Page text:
Beware of These 5 Holiday Credit Card Scams

November 30, 2017, Written By Bill Hardekopf

You are probably using your credit card significantly more right now than you do throughout the year. Between gifts and travel expenses, the purchases add up quickly. Before you get too carried away, you need to be aware of some common credit card scams that take place around the holidays.

Fake Charities

It’s nice to make a charitable donation during the holiday season, but you need to make sure the funds actually go to a charity. There are many fake websites that steal your money or credit card information when you think you are making a donation.

Before submitting a payment to a charity, confirm their legitimacy through a state regulator or through a site like Charity Navigator. You could also donate to a charity using the PayPal Giving Fund. PayPal verifies the organization is a non-profit, and 100% of the donation goes to the charity. You also get added protection from PayPal because they will dispute a transaction for you if a scam is discovered.

Text- and Email-Based Donations

Sometimes the fake charities will use text messages and emails to solicit donations. You may receive a text that says, “Donate $XX to {organization} by replying “YES” to this message” or an email that provides a link for a donation. The messages may use the names of actual charities and even have logos and website designs that look similar to the original organization.

Rather than following through with those messages, contact the organization directly to make a donation. This will ensure your money goes to the cause, not the scammers.

Tempting Discounts

Most shoppers hunt for deals and discounts around this time of year because they have a lot of purchases to make. But don’t be fooled by specialty pricing. Some online stores may list products at severely discounted rates as a way to lure customers into placing an order. They may not send an item after the order has been placed, or they may send a knockoff that is as cheap as the price tag.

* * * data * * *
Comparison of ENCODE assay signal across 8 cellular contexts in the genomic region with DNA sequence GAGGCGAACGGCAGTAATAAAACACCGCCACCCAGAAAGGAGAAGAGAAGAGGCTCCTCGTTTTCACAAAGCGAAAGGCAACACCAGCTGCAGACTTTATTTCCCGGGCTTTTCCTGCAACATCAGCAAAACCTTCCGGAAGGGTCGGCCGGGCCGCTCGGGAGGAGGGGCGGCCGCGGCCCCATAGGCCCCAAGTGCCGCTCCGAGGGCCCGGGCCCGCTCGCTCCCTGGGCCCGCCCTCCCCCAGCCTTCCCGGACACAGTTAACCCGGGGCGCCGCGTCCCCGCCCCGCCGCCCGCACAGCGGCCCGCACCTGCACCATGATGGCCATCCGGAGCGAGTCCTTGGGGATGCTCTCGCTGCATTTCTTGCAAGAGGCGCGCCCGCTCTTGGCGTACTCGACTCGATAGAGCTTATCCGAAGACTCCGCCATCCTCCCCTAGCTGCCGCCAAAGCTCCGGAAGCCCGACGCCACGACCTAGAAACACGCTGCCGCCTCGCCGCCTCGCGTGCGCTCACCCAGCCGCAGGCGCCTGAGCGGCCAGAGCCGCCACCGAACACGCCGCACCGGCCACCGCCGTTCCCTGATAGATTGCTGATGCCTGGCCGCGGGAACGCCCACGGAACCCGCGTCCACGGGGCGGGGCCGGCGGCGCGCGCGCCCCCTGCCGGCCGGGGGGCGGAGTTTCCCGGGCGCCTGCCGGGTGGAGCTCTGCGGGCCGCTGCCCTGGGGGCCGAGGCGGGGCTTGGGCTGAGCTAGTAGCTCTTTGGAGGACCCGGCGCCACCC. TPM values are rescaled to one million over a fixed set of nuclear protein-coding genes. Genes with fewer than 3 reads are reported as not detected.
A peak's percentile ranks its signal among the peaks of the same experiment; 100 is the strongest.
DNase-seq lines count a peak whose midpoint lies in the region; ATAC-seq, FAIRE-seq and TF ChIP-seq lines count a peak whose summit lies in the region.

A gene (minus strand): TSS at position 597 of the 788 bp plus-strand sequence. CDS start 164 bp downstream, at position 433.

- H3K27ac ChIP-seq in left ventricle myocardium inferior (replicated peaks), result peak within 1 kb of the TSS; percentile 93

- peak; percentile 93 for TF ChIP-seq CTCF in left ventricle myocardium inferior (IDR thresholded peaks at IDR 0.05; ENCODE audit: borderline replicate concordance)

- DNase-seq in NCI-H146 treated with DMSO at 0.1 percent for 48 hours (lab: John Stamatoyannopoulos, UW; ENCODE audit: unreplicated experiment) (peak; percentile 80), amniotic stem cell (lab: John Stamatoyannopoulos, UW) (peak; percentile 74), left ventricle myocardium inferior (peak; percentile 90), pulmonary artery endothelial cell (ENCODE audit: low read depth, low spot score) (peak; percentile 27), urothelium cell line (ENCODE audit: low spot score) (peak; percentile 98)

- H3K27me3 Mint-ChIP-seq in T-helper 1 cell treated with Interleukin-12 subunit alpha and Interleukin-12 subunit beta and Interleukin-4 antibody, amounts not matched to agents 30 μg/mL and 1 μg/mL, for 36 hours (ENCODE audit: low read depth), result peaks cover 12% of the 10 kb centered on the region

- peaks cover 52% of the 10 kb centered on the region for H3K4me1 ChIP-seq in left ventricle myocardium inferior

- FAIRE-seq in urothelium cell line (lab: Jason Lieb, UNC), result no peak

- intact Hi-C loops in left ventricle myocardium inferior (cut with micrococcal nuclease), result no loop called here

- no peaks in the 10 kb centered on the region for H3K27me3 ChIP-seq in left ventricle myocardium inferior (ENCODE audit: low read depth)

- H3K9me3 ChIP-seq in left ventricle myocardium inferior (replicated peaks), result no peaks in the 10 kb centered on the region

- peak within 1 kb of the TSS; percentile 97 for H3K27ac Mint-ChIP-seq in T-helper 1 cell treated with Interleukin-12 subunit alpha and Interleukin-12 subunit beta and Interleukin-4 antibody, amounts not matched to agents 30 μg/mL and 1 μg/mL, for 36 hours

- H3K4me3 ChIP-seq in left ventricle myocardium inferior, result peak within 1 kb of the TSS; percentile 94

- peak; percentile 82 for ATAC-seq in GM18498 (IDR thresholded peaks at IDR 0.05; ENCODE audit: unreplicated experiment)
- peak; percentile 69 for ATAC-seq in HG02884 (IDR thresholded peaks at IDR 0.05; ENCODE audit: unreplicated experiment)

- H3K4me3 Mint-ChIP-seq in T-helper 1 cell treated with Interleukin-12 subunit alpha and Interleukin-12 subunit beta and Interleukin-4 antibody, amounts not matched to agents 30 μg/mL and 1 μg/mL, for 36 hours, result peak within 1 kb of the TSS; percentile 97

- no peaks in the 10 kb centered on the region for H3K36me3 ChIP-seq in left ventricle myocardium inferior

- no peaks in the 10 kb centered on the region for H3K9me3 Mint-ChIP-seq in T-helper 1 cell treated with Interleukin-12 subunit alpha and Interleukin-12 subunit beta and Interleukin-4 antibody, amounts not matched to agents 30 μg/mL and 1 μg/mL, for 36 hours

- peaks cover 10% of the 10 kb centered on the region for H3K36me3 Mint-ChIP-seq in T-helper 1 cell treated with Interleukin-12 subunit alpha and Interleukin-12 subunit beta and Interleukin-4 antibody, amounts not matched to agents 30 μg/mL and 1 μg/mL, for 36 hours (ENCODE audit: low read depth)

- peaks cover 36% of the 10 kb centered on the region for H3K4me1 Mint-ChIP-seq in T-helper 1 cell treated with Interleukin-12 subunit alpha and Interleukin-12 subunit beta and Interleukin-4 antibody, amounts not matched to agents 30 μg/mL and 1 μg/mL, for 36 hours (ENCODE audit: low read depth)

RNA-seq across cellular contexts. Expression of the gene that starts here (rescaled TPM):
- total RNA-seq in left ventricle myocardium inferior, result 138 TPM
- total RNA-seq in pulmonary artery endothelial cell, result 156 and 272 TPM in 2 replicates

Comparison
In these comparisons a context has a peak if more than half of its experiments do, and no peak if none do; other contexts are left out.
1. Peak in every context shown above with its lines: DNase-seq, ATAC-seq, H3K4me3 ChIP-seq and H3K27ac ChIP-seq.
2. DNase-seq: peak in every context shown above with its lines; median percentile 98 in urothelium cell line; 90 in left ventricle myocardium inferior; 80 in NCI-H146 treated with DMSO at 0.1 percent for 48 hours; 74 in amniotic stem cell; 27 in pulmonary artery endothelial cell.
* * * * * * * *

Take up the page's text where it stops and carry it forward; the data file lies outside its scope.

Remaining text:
Only make purchases online through trusted websites and retailers, and be leery of prices that seem too good to be true.

Travel Sweepstakes

You may receive emails or see ads with special travel sweepstakes you can enter. Some of these are legitimate, but others are ploys to gather your personal information. If a travel sweepstakes asks for your credit card or bank information as part of the entry requirement, assume it is a fraud.

“Free” Subscription Packages

This isn’t necessarily a holiday credit card scam because it can occur throughout the year. However, these types of scams are more popular around the holidays because people are looking for creative gift ideas. You get the option for a “free” subscription to a website or service, and it may indeed be free for the first month or two. Eventually though, the company will charge the credit card you have on file if you do not cancel services within a certain length of time.

If you are signing up for a subscription that requires your credit card information, read the terms of use closely. Find out how much you will be charged after the free period is over, and make sure you cancel the subscription if you do not wish to continue with the paid version. Furthermore, you need to learn what the free trial entails—is it the full service, or just a sample of it? Don’t sign up for anything where you don’t have all the information.



The information contained within this article was accurate as of November 30, 2017. For up-to-date
information on any of the terms, cards or offers mentioned above, visit the issuer's website.


About Bill Hardekopf

Bill Hardekopf is the CEO of LowCards.com and covers the credit card industry from all perspectives. Bill has been involved with personal finance for over 15 years. He is a frequent contributor to Forbes, The Street and The Christian Science Monitor.
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